Going for Gold


In the early hours of the morning on September 5th, 1972, Yosef Gutfreund, an Israeli Olympic coach, was woken by the sound of scratching at the door of his Munich Olympic village apartment. On investigating, he found masked men with guns attempting to enter the apartment. Yosef, a wrestling referee, threw his body against the door in a vain attempt to stop them entering and shouted warnings to his room-mates. 

A bloody struggle ensued, resulting in two of the Israeli athletes being shot dead and the remaining nine being bound and held in one of the rooms. The eight intruders armed with sub-machine guns, pistols and hand grenades, were members of a terrorist group called Black September. They demanded the release of over 200 Palestinian prisoners in return for their Israeli hostages.  Long negotiations and an unsuccessful rescue attempt by the German police, resulted in the terrorists murdering  all of the nine hostages. (Watch the full story in the video at the end of the article)

The incident, informally named the Munich Massacre, occurred during the 1972 summer Olympics, held in Germany. It was one of the lowest points in Olympic history. This year will be the 40th anniversary of that tragedy and one of the widows is urging the International Olympic Committee to agree to a one minute silence at the 2012 games in memory of her husband and his colleagues, to mark the anniversary.  

Seven athletes who were on the 1972 team, now in their 60s, were taken back to Munich for a TV documentary that is being made about what happened. Dan Alon, who competed in fencing, said that he had nothing against the German people. "I have only one thing to blame, it's the terrorists, unfortunately," he said. "We hope that one day, it will be the end of terror around the world."

The British ambassador to Israel, Matthew Gould promised this year's Olympians
that their security was paramount. "We are doing everything possible to keep you safe," he said. "Forty years on, the lessons from Munich have not been forgotten."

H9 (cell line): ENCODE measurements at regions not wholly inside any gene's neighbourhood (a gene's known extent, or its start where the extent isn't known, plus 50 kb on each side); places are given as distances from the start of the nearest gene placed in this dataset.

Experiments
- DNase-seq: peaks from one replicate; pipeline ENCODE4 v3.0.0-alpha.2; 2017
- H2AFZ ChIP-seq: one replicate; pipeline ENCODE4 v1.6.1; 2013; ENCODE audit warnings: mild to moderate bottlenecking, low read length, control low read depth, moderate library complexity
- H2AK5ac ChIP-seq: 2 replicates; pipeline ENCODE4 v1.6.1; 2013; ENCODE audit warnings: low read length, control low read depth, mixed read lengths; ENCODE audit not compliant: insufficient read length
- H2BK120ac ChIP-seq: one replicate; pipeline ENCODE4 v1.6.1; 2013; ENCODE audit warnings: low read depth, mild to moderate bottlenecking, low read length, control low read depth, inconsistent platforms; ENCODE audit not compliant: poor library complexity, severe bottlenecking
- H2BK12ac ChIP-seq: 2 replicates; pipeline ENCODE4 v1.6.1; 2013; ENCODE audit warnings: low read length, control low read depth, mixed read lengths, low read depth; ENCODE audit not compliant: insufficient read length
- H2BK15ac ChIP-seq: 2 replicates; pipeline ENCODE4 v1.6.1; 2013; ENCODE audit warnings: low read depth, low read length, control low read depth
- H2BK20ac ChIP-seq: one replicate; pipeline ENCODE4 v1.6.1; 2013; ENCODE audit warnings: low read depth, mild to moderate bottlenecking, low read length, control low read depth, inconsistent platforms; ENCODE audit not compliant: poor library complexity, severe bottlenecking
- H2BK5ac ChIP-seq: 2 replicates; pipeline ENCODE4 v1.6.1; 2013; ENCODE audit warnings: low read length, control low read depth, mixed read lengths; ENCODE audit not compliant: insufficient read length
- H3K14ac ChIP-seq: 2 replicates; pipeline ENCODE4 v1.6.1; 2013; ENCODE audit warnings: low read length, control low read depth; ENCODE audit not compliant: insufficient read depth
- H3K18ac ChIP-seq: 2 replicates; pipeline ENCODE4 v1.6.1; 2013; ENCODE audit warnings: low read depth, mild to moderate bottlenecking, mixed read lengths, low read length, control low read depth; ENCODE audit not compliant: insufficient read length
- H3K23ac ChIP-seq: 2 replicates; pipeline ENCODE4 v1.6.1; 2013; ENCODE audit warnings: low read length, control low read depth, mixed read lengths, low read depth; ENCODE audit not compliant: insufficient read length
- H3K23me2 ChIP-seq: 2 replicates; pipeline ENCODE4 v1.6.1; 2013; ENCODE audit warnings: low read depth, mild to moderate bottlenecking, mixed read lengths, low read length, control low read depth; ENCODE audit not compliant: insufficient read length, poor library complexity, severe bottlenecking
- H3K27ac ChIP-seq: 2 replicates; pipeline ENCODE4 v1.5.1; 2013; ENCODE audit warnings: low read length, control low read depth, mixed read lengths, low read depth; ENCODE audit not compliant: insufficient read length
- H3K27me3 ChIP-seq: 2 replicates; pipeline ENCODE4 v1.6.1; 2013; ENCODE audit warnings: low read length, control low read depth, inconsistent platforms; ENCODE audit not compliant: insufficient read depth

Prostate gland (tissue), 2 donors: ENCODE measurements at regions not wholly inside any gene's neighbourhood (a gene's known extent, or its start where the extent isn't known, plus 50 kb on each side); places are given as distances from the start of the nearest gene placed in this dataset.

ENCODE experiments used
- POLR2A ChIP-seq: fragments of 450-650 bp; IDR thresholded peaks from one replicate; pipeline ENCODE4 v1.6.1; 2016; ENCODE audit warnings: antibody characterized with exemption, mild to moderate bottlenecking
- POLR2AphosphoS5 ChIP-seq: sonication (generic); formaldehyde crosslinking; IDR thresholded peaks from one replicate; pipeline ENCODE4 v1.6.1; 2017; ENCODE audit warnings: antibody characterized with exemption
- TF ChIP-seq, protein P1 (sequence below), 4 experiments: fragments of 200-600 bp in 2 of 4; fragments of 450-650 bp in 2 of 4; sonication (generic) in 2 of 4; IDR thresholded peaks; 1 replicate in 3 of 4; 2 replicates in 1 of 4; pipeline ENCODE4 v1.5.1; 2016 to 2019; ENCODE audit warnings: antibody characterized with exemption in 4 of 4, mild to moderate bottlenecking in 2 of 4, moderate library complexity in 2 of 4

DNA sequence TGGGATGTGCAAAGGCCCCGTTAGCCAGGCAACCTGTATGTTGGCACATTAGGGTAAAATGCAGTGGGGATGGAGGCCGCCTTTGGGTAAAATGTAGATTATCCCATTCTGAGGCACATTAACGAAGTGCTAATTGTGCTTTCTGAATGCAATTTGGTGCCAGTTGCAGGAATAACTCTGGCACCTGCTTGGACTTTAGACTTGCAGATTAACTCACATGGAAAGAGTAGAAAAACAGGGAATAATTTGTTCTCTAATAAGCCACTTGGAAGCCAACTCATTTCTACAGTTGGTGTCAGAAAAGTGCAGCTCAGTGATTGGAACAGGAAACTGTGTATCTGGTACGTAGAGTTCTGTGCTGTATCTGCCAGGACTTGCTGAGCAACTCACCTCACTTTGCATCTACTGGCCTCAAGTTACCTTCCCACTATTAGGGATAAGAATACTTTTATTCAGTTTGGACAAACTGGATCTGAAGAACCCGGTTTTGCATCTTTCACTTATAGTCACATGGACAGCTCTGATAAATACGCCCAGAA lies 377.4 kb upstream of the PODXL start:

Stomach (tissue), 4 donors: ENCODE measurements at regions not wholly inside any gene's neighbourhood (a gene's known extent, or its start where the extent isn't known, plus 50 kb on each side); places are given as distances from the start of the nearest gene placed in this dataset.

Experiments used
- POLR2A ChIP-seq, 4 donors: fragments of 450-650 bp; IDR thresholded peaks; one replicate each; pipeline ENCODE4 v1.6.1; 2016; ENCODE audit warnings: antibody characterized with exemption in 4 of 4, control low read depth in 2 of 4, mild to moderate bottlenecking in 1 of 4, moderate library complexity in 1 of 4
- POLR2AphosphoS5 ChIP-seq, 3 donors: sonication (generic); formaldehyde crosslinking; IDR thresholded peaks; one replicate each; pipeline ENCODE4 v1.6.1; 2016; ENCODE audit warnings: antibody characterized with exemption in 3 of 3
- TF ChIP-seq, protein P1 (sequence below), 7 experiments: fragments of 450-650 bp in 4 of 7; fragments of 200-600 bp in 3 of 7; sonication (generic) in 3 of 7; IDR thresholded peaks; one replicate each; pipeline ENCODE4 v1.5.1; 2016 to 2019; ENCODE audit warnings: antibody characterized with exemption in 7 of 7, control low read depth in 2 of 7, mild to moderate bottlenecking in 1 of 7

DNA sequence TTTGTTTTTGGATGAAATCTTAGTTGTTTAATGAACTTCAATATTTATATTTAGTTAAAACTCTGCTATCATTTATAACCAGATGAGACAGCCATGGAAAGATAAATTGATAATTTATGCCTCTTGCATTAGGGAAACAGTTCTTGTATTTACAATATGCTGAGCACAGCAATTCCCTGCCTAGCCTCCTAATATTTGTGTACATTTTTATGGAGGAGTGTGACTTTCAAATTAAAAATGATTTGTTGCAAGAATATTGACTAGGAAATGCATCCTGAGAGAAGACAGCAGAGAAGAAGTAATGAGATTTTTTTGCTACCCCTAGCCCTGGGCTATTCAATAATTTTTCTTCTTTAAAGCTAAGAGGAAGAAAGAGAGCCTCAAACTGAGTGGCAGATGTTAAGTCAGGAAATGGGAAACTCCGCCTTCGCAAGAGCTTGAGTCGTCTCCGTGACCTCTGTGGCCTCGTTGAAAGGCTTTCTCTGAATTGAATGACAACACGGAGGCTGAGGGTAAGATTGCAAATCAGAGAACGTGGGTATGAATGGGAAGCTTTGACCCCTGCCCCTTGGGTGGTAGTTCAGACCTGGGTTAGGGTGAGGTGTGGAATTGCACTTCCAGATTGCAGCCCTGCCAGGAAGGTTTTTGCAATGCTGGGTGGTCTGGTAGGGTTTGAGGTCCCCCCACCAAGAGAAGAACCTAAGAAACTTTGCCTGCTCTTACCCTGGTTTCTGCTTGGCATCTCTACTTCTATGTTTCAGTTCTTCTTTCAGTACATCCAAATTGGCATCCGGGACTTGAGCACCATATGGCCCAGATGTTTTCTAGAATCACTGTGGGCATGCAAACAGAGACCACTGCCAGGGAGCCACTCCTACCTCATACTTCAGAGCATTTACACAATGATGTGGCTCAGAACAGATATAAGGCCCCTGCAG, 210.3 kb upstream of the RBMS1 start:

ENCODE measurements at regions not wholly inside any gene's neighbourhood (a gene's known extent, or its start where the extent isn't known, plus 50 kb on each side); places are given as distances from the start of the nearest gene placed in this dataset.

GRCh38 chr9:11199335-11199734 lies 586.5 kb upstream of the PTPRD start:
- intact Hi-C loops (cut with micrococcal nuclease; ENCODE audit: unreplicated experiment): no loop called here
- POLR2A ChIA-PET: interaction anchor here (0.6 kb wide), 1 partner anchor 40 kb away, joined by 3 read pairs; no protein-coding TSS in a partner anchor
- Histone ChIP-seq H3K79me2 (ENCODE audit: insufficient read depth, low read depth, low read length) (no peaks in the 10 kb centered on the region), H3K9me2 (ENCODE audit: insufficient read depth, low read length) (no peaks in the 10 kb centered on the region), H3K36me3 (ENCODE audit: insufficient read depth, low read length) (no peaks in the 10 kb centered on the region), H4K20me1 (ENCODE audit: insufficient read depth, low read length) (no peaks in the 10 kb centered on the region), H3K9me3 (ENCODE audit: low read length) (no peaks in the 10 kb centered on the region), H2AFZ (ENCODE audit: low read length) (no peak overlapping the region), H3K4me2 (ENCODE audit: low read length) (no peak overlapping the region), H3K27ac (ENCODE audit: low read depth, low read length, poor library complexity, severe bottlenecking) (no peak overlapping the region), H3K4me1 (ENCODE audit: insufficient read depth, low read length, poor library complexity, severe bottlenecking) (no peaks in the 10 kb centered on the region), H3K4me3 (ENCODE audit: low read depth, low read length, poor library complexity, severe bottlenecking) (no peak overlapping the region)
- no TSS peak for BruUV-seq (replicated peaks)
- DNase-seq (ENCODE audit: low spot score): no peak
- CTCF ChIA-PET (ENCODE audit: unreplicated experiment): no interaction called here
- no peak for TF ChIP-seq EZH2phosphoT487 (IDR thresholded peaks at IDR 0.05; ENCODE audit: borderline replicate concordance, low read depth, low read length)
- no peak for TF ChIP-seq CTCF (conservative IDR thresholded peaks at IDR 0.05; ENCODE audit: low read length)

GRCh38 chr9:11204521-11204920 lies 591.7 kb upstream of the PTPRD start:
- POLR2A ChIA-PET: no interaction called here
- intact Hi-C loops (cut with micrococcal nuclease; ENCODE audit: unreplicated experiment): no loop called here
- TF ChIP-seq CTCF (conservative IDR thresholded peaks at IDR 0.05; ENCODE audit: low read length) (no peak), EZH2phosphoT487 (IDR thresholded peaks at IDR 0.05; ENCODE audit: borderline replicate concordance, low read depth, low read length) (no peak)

Gal Fridman won Gold in Athens


Israel has taken part in the Olympics since 1952, when the Olympic Committee of Israel was founded. The first Israeli Olympic medal was a silver won for Judo by female sportswoman, Yael Arad in 1992.  Israel went for their first and only gold in 2004, when Gal Fridman, took the winning medal in Athens for windsurfing. They have been even more successful in the Paralympic Games, winning a total of 113 Gold medals. 

Israeli Swimmer Gal Nevo

Israeli swimmer Gal Nevo secured his place in the 2012 London Summer Olympics team after finishing the 200 metre individual medley at the World Championships in Shanghai, with a time of  1:59.98. This qualified him for both the semifinals of the championships and the 2012 Olympics, for which he had to meet the criterion of 2:00.17. 
Gal Nevo will join teammate Nimrod Shapira Bar-Or, who was the first on the Israeli team to qualify for the London Olympics. 
We pray for God's protection and blessing over the 2012 London Olympics and hope that these games will be an opportunity for the world to come together in peace to celebrate the best it has to offer in the world of sports. The Olympic vision is that individuals, not countries, contend against each other in sport, through peaceful competition without the burden of politics, religion or racism. 
Let the games begin!



Watch the Full Story of the Munich Massacre